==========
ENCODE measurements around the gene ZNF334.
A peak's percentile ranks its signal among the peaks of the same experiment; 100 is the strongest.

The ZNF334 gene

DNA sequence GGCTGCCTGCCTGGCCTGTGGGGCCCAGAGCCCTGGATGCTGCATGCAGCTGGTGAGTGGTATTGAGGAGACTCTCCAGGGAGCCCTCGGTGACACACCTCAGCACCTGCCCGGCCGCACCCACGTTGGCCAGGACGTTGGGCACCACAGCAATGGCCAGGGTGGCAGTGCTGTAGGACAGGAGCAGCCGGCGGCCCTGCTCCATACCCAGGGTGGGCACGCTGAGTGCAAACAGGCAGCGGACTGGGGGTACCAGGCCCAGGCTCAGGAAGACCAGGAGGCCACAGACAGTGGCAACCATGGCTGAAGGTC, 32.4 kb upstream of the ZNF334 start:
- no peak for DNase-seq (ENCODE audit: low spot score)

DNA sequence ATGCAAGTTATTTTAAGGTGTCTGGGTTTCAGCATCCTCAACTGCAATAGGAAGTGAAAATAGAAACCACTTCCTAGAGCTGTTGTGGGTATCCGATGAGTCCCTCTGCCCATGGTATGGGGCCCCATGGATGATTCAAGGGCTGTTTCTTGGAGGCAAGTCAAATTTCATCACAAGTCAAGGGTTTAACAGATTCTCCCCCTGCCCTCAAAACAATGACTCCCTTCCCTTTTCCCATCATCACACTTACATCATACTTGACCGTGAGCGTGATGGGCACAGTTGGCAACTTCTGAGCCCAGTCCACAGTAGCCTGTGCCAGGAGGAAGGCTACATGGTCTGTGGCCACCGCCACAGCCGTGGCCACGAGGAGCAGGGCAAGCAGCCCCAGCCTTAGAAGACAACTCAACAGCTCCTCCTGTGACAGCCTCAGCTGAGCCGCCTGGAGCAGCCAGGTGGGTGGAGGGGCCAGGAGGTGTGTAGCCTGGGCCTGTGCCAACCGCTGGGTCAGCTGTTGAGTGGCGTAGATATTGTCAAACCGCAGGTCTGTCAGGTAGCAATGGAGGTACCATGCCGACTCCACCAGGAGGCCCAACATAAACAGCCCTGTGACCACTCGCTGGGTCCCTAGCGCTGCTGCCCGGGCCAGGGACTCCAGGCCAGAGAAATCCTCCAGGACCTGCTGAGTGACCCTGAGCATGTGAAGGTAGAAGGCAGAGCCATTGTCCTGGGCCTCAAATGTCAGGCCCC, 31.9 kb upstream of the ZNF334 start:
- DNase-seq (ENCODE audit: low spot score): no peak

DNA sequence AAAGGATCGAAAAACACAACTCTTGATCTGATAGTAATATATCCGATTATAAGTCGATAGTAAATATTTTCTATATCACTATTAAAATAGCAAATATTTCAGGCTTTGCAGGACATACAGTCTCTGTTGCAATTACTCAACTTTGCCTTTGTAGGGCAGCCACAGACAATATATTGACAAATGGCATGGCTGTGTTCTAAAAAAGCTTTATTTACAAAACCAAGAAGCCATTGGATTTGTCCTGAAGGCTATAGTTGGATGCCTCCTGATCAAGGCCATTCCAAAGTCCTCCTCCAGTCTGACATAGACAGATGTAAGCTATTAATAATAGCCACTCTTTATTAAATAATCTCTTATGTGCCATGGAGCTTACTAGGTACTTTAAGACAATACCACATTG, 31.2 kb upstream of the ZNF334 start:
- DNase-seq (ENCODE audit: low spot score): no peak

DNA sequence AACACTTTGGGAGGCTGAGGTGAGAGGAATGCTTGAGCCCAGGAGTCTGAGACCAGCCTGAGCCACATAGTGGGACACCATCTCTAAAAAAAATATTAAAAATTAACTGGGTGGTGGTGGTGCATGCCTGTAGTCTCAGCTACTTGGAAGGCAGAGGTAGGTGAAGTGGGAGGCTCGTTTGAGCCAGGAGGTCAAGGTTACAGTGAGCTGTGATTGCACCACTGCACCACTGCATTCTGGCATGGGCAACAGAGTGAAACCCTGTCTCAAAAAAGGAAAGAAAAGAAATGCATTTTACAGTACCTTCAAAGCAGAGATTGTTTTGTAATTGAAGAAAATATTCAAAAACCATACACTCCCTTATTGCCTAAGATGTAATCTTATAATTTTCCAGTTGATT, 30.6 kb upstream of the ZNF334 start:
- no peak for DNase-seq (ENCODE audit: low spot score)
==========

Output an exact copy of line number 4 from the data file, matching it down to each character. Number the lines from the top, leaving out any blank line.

DNA sequence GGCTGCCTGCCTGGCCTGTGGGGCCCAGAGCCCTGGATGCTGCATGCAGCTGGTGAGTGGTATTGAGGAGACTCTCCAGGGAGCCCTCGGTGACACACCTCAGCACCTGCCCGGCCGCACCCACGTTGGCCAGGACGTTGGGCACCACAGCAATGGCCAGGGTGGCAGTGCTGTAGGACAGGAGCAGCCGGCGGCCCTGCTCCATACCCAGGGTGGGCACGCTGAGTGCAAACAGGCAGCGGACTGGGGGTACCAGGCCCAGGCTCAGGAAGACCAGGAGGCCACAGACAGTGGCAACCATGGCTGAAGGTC, 32.4 kb upstream of the ZNF334 start: